A 60-year-old former administrator of a rehab and wellness center has been indicted for charges that include health care fraud, defrauding the United States and obstruction of a federal audit.
The investigation into Susan Gilbert, the former administrator at Mount Lebanon Rehabilitation and Wellness Center, is still ongoing. If convicted of all charges, she could face up to 10 years in prison as well as a fine of $250,000. Mount Lebanon is a sister nursing home to Brighton.
A joint investigation by the U.S. Attorney’s office as well as the Pennsylvania Attorney General’s led to the charges before a federal grand jury.
The allegations are that Gilbert directed various employees to falsify company records so it would look as if the facility met both state and federal staffing requirements.
The indictment alleges that between October 2018 and February 2020, Gilbert led a conspiracy that defrauded Pennsylvania of both property and money. She impaired, impeded, obstructed, interfered with and defeated the governmental functions of the U.S. Department of Health & Human Services in its administration of Medicaid, as well as the Pennsylvania Medicaid program.
She is also alleged to have obstructed the work of a federal auditor as well as committing health-care fraud.
Gilbert was the administration of Mount Lebanon, a skilled nursing home in Allegheny County, Pennsylvania. The facility is part of a larger company that owns various long-term care facilities in the state, which includes the Brighton Rehabilitation and Wellness Center.
According to the indictment, Gilbert and her co-conspirators directed nursing staff at the management and administrative level to “clock in” for shifts they didn’t actually work. This led to the company creating falsified timecards, making it appear the individuals were providing direct care to residents when they weren’t even in the building.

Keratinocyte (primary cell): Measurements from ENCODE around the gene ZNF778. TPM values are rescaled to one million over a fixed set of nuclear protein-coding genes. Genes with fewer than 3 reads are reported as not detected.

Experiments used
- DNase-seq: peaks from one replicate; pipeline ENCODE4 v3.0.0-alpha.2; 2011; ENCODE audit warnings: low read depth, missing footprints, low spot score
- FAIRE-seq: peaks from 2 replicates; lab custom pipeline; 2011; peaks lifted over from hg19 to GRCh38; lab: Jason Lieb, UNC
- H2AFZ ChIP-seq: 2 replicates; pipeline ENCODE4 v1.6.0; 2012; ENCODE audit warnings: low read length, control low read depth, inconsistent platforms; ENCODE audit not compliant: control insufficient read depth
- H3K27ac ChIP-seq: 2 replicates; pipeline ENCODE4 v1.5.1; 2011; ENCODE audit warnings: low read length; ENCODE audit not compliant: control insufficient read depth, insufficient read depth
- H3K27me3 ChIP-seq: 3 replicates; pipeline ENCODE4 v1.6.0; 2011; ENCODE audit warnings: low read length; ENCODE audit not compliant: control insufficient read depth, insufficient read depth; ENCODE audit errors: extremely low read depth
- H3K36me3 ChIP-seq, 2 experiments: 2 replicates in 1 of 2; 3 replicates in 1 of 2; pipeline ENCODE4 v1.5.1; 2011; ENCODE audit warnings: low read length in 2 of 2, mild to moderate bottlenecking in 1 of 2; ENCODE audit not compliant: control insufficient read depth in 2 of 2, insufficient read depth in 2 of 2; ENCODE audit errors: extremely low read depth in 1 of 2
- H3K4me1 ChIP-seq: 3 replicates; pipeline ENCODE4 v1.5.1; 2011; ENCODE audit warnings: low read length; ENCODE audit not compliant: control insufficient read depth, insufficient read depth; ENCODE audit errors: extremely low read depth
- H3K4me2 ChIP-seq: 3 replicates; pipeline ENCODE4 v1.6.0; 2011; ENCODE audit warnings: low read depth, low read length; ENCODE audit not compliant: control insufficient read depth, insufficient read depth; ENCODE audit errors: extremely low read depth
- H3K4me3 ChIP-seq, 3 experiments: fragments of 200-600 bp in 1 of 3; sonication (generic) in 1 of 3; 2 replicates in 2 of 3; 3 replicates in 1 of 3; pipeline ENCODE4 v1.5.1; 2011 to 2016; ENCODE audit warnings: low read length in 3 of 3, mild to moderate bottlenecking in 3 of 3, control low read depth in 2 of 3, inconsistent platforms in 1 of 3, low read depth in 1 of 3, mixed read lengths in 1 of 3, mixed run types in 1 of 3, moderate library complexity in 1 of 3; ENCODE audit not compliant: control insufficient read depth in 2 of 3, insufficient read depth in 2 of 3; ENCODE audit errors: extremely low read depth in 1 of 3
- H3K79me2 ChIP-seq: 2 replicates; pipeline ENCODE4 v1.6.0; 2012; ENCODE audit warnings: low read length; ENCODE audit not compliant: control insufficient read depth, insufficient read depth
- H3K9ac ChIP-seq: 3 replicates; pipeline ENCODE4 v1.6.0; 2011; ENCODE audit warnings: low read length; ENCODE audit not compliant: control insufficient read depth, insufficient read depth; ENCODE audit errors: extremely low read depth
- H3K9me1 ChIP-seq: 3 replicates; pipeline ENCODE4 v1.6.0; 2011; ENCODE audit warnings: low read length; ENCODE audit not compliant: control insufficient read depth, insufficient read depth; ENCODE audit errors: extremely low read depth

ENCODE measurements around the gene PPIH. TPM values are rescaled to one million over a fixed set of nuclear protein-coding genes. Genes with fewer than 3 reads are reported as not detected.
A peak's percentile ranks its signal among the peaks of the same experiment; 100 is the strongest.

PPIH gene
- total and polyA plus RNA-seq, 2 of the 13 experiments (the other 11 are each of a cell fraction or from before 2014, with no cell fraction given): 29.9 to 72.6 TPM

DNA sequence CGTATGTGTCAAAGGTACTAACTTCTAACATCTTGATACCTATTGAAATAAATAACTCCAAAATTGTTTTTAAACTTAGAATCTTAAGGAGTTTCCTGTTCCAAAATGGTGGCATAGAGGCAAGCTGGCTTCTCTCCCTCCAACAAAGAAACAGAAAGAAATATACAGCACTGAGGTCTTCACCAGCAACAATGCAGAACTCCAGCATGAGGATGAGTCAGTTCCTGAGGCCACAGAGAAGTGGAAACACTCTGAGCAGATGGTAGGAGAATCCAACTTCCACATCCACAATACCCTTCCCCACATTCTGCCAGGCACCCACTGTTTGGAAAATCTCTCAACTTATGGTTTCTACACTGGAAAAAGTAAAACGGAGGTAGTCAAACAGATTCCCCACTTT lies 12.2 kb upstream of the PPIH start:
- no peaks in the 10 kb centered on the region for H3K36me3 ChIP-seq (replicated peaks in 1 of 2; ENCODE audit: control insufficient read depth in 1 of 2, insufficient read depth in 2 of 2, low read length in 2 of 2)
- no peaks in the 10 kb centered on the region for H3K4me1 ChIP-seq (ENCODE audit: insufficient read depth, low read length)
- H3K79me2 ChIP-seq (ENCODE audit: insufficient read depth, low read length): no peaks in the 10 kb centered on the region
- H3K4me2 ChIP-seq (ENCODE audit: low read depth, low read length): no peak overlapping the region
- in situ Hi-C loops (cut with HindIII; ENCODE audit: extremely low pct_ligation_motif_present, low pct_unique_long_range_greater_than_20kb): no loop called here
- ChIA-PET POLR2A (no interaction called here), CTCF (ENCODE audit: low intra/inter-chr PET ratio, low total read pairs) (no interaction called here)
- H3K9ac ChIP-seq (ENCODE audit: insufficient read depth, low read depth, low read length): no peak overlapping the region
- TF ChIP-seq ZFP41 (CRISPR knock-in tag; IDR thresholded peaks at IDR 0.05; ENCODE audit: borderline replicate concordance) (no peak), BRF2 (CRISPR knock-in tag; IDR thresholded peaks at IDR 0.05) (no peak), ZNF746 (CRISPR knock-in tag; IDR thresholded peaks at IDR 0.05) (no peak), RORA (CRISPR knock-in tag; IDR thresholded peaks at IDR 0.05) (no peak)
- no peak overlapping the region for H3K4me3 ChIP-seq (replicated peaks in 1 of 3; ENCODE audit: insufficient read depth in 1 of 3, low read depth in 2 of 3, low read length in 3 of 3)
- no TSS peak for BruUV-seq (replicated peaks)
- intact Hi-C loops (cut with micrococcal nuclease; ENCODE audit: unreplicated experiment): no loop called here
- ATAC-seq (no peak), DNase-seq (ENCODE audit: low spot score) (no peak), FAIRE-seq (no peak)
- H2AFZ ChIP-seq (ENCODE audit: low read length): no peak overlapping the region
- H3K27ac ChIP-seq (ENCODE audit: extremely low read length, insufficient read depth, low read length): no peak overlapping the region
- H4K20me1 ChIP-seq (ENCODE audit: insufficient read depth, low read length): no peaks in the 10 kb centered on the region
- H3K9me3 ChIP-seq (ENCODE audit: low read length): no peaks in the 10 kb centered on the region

Those involved include general administrative staff, the assistant director of nursing, and the director of nursing. The staff was coerced into conspiring with Gilbert because they were given monetary bonuses for doing so.
In addition to clocking in for hours they didn’t work, the staff was also instructed not to clock out for lunch breaks, which were 30 minutes. They then falsified timecard sheets that were provided to the Department of Health & Human Services.
Gilbert instructed administrative staff to maintain two books that reflected levels of staffing — one that was accurate with the actual hours worked and one with the falsified information. The falsified book was provided to investigators at the DOH when they conducted inspections that were mandated by federal law.
Gilbert is alleged to have done this with her co-conspirators so the facility would look as if it complied with all conditions for participating in the Pennsylvania and federal Medicaid programs.
One condition is the facility must have “sufficient” nursing staff on hand to meet the needs of residents. Another is the facility was able to operate and provide services that complied with all state, local and federal codes, laws and regulations.